Other than that, it’s outstanding. Writing the review should be fun. It’s a good thing I’m reviewing “New Super Mario Bros.” as well.

Venezuela vs. ‘Mercenaries 2′

Another country is mad at a game. This time it’s Venezuela, where lawmakers and backers of President Hugo Chavez are ticked about “Mercenaries 2: World in Flames,” where you assume the role of a merc squad and tear things up in Venezuela.

The game isn’t out yet — it’s slated for release on the PS3. While it wasn’t on display on the show floor, it’s closed-door showings left a good impression and generated some positive buzz.

The Associated Press story on CNN.com has one Chavez backer essentially calling the game a campaign of “psychological terror so they can make things happen later.”

In other words, the U.S. and Pandemic (who makes the game) are trying to get people to rail against Chavez using “Mercs 2″ as its vehicle of propaganda. How did they find out? Who are they working for? There’s no time!!!! (Sorry — Jack Bauer moment).

Nintendo: Wii won’t cost more than $250

Nintendo announced today that it’s Wii console isn’t going to cost more than $250 bucks, making it by far the least expensive next-gen system that will be available. For those keeping score, the Xbox 360 costs between $300-$400, and the PS3 resides in the $500-$600 range.

There’s still no exact launch date (Nintendo only says “4th quarter of 2006″) but Nintendo is aiming to ship about 6 million Wiis between launch time and March 31, 2007, the end of its fiscal year.

The price really shouldn’t be a surprise to anyone. The Wii is expected to be the least powerful of the three next-gen systems, with Nintendo instead focusing on the innovative new Remote/Nunchuk controllers.

Schilling on the mound for ‘Everquest II’

Schilling_NPC_in_EQ2_closeup.jpg

Red Sox pitcher Curt Schilling is going to become a villain in EverQuest, as part of a partnership with Sony Online Entertainment to battle against Lou Gehrig’s disease.

During the Yankees-Red Sox series from June 5-7, online EQII players get to take a crack at Schilling’s evil alter ego. Every time someone takes him out, SOE donates $5 to the ALS Association, which fights the disease. The max is $10K. The press release says players can type /ALS to donate money to the cause.

And apparently, evil Curt is going to stay in the game after the series as a powerful character best faced by high-level players. This reeks of awesomeness. This’ll probably be the best shot Yankees fans have at Schilling all year. He should leave behind a virtual bloody sock to complete the effect.

No pre-owned PS3 games allowed? What?

This is interesting …

According to GamesRadar, Sony has told retailers not to have any pre-owned PS3 sections in their stores, as it could be illegal for people to sell back any PS3 games they’ve bought.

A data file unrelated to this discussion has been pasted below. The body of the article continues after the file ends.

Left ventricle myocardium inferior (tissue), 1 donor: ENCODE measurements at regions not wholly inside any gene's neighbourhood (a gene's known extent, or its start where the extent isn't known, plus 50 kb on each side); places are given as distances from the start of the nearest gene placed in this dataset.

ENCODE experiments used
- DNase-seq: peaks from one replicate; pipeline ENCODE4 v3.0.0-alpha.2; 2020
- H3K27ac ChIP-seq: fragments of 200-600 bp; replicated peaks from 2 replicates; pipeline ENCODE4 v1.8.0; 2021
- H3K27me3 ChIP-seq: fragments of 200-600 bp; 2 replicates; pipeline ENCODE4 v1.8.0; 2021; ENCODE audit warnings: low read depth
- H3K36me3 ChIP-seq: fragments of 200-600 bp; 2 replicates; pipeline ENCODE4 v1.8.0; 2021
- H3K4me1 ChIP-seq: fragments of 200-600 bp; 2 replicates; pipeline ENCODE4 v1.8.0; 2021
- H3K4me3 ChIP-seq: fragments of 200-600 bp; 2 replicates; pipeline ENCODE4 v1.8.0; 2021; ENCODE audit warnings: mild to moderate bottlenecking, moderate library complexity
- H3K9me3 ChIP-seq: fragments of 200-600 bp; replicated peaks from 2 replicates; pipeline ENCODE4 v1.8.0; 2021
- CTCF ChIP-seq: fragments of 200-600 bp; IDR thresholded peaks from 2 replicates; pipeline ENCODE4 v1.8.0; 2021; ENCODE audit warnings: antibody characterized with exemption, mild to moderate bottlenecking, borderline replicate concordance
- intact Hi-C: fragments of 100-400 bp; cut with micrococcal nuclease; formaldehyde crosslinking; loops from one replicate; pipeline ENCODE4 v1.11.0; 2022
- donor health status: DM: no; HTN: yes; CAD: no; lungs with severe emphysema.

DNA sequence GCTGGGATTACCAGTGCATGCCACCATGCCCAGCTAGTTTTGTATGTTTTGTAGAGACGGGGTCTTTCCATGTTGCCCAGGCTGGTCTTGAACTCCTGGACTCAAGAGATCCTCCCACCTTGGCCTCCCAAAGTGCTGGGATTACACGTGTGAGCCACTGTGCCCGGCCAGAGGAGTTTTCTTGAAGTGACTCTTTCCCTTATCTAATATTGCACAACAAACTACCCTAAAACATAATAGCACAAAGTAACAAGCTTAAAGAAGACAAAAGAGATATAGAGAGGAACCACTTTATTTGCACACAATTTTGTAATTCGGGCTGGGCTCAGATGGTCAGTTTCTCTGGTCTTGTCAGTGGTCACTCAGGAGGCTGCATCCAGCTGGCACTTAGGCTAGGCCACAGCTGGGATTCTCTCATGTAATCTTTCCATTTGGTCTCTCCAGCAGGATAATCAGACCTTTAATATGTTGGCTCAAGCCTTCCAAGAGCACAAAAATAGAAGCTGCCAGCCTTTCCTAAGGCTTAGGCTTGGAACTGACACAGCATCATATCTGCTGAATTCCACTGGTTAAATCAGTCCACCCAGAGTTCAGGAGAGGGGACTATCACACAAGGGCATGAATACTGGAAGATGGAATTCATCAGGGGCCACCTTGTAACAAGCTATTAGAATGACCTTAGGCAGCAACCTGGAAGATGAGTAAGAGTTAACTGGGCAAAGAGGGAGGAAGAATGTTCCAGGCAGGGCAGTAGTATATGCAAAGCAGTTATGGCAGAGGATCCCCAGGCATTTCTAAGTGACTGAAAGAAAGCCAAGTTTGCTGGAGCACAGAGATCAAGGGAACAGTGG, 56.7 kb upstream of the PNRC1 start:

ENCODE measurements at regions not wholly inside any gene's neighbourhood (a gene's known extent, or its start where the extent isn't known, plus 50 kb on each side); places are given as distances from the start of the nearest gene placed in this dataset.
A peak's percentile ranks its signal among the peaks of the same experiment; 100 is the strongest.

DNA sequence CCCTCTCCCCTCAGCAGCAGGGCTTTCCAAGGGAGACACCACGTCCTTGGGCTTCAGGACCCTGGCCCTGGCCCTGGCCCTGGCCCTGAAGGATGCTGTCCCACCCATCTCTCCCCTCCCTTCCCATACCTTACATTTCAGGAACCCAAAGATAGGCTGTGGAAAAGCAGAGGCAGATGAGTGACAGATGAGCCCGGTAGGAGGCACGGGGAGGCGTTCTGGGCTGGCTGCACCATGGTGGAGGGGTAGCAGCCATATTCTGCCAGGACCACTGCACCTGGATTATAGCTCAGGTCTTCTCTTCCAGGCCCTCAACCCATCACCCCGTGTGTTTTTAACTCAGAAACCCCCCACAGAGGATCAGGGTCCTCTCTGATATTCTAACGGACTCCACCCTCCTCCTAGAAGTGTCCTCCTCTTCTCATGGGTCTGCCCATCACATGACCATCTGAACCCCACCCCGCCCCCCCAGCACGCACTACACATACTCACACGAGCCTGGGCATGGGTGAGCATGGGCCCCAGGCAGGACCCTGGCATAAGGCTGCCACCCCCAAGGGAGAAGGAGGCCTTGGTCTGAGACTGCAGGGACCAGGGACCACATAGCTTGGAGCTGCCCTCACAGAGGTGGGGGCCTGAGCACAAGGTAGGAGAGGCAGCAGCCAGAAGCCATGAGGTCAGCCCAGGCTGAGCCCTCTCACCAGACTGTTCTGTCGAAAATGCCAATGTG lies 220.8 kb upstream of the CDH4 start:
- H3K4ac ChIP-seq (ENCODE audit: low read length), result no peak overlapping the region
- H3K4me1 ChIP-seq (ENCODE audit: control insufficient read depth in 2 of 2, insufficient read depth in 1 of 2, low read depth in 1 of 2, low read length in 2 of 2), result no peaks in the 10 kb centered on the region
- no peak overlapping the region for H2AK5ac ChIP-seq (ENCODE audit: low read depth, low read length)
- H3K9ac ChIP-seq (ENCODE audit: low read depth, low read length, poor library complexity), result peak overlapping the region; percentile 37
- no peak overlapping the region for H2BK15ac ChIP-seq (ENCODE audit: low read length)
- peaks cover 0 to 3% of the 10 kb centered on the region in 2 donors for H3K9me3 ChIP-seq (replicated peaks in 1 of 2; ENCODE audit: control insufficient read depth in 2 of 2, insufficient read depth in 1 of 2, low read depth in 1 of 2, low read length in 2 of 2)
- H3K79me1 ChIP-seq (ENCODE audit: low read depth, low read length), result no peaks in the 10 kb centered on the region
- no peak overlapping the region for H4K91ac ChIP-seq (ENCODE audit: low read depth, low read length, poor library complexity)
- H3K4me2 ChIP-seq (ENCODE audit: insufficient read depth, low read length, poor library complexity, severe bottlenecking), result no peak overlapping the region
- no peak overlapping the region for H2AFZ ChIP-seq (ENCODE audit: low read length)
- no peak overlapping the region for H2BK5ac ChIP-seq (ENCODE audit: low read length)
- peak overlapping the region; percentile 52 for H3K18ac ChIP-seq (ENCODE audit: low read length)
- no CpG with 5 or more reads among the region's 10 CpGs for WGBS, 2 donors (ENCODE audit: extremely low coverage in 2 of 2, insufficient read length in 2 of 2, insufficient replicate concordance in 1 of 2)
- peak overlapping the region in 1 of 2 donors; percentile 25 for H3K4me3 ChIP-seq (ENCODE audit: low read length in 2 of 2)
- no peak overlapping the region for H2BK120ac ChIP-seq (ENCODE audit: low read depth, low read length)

The story on the site mentions that Sony could use a licensing system that essentially says paying the cash for a game doesn’t mean you actually OWN the game. In reality, you would just be buying the license to play the game, but the actual software would still belong to Sony.

I don’t know — forgive me for not wanting to hop on the expletive-loaded rant bandwagon, but this sounds almost too ridiculous, so I’m going to reserve judgement until I hear or see something more concrete.

Rumor or not, it still hurts — this comes after the griping about the price, the rumble-less gyroscopic controller that some developers didn’t even know existed, the missing elements in the “low-end” system (like WiFi), and we’re still not 100 percent sure on what games will actually be available at launch.

But if this IS true, Sony is going to get the Fredo treatment from a lot of people, probably even the diehard fans.

The only thing I can be certain of is that this Bataan death march of negative stuff about Sony isn’t going to end soon. It’s not even summer yet.

ESA supports Maryland game bill

The Entertainment Software Association, which usually fires back at gaming restriction legislation, is backing a gaming bill that was passed in Maryland. Why, you may ask?

From what I can tell, the bill (called HB707) prevents “displaying or exhibiting” video games with obscene material. In this case, “obscene” means “sexual conduct” and not violence, which has been covered in past gaming bills that were shot down by the courts.

Well, it probably wouldn’t look too good for the industry if the ESA stood up and said it should be OK for kids to get games loaded with sexual content. Plus, as the posting on GamePolitics points out, the shield of the First Amendment doesn’t quite extend to obscene material. So, no legal battle.

The Gamasutra posting on the same bill has a comment of support from ESA head man Doug Lowenstein:

“The ESA has always been supportive of the inclusion of video games to ‘harmful to minor’ statues that meet the Supreme Courts obscenity standards. We believe that video games should be treated in the same way that books and movies are treated under the law.”

Remember, the key is violence in games. That’s when the ESA mixes it up with legislators.